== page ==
It's been an interesting journey since I wrote my first article which turned out to be an editor's pick. So perhaps it is timely for me to do a little round-up of where my research has brought me so far in this very first article of 2013.
In the search for a better performing portfolio, I wrote about how the mean-variance optimization process could be used if the data that was used in the process was normal or near-normal in the statistical sense of the term.
When analyzing portfolios that were distinctly non-normal, I discussed about fat tails and non-normal distributions. I deem these as interesting academic exercises but lacking efficacy. My reasoning for this is that normality allows for a more practical approach to analyzing the market.
The slim tails of a normal distribution still account for the possibility of rare events happening. Probability is a long-term or asymptotic concept. Like the person who can win a lottery on his first bet, a rare event can occur even when the probability of it happening is small. In other words, a small probability does not mean zero probability.
Stock data is often non-stationary and this results in what looks like a fat tail. It is not a fat tail that causes non-stationarity. It is a symptom. In dealing with such symptoms, I prefer to treat them as a mixture of normal distributions.
More recently, I introduced the subject of my research that enabled the use of a mean-variance optimizer applied to a universe of both normal and non-normal stocks. When analyzed as a mixture of normal distributions, a mean-variance optimization process can be used, albeit with some refinements.
It's this hybrid strategy that I will now refer to as our Developing Optimization and Rebalancing Algorithm or D.O.R.A. for short. It goes without saying (but I will say it anyway) that there is still research to be done but the results so far seem more than encouraging.
Where We Are Now
In the illustrations that follow, we use starting portfolio values of $100 so it is easy to get a quick appreciation of percentage growth. Taxes, commissions and the use of a risk-free proxy (unless implicitly included as in case 1 below) are not included in the calculations. Price data has been sourced from Yahoo Finance on a dividend-adjusted basis. The results are true-tests, obtained by going back in time to use only the data available as at each review point, calculating the weights, then going forward to compare the performance between the re-engineered (golden), equal-weights (green) and optimized buy and hold (gray) portfolios. The re-engineered portfolio is the portfolio that has been subject to D.O.R.A. The portfolios are assumed to be 100% invested throughout. C.A.G.R. denotes the Compounded Annualized Growth Rate and A.D.C.R. is the mean Annualized Daily Compound Rate. The V Ratio measures the standard deviation of the Annualized Daily Compound Rates divided by the A.D.C.R.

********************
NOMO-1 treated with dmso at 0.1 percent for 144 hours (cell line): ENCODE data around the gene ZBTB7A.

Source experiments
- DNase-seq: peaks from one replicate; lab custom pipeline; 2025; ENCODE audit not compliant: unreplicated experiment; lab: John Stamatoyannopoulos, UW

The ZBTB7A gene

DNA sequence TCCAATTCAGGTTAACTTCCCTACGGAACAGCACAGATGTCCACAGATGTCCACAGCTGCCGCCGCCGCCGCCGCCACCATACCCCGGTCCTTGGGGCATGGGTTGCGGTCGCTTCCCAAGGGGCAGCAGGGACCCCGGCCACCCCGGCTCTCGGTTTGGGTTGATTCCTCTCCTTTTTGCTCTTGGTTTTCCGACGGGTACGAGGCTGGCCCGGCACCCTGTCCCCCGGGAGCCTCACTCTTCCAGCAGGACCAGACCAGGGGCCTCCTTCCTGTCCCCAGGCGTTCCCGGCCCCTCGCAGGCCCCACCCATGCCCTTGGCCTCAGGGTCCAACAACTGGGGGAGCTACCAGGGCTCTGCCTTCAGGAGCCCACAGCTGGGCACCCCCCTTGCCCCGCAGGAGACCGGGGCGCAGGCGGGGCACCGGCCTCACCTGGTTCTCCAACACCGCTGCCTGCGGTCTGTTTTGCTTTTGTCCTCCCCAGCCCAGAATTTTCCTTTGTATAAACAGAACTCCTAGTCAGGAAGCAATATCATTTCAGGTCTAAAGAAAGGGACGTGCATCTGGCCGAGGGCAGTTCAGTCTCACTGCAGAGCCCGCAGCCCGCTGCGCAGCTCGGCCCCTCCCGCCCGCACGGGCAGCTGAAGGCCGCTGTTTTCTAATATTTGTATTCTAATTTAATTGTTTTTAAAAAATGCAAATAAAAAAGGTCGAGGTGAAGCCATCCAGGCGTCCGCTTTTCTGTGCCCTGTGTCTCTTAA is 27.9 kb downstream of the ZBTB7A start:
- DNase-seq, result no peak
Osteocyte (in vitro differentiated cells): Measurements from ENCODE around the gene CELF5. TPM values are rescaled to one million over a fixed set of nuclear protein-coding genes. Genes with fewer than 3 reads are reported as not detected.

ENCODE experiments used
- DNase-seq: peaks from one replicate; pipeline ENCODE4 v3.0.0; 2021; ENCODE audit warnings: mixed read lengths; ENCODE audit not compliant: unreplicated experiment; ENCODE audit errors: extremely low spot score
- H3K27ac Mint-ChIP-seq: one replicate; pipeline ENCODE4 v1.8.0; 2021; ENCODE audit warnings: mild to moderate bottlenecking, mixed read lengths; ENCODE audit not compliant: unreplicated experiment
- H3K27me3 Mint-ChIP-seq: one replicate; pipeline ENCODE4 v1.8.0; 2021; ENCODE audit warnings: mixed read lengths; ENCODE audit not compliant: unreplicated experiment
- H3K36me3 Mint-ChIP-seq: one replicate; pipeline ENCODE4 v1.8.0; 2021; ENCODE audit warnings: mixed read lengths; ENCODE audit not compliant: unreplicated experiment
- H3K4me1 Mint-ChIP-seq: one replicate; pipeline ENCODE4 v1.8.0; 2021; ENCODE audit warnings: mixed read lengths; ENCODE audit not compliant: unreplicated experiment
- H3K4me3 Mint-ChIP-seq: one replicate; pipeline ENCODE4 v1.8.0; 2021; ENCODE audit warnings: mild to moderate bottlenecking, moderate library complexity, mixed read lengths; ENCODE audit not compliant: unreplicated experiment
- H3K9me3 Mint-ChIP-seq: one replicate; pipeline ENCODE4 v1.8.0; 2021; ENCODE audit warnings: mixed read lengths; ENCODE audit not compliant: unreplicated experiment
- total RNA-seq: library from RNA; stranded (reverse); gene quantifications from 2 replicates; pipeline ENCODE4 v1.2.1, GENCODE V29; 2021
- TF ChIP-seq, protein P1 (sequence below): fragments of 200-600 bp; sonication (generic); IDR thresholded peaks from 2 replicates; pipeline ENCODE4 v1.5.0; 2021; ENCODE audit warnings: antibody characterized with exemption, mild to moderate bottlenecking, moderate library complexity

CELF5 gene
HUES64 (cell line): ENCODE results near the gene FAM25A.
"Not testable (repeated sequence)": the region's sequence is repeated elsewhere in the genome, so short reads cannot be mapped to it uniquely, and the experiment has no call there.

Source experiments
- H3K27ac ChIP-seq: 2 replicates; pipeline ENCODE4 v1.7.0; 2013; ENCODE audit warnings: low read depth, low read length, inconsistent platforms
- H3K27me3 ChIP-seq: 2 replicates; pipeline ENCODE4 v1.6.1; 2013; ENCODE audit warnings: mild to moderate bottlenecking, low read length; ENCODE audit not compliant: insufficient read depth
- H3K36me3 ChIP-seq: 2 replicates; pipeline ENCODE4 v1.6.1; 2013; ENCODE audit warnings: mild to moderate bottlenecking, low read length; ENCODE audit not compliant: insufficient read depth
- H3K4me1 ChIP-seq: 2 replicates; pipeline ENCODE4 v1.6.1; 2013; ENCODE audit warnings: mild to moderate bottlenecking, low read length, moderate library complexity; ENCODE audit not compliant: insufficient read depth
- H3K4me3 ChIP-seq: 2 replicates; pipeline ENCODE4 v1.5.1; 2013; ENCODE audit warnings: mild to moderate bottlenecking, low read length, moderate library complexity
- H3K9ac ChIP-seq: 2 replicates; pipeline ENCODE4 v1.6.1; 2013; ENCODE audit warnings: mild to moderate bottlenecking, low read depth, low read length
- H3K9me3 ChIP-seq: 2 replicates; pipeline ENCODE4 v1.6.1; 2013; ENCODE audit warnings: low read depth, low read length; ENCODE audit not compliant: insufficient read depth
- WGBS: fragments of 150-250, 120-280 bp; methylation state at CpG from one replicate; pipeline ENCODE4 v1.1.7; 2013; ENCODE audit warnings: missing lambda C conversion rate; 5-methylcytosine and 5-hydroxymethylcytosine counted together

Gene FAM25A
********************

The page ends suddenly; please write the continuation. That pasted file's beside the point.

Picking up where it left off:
The universe here consists of Vanguard Total Stock Market ETF (NYSEARCA:VTI), Vanguard MSCI Emerging Markets ETF (NYSEARCA:VWO), Vanguard REIT Index ETF (NYSEARCA:VNQ), and iShares Barclays 1-3 Year Treasury Bond ETF (NYSEARCA:SHY).
Since the indices are intrinsically "naively" diversified, we would expect the performance of the optimized buy and hold portfolio to be the best performer. The figure shows that the re-engineered portfolio and the optimized buy-and-hold perform very closely. But the re-engineered portfolio avoided the dip in mid-2008 unlike the equal-weights and optimized buy and hold portfolios which fell in tandem.
2. Securities for long term holding
The stock universe consists of the following 21 stocks. These are stocks that someone like Warren Buffett might hold (and he has) in his portfolio. They are for the long term and presumably will revert to the mean some time along the way. As such, we would expect the optimized buy and hold portfolio to hold its own against the equal-weights portfolio. The figure shows that it indeed has but notice the re-engineered portfolio still appears to do slightly better than both.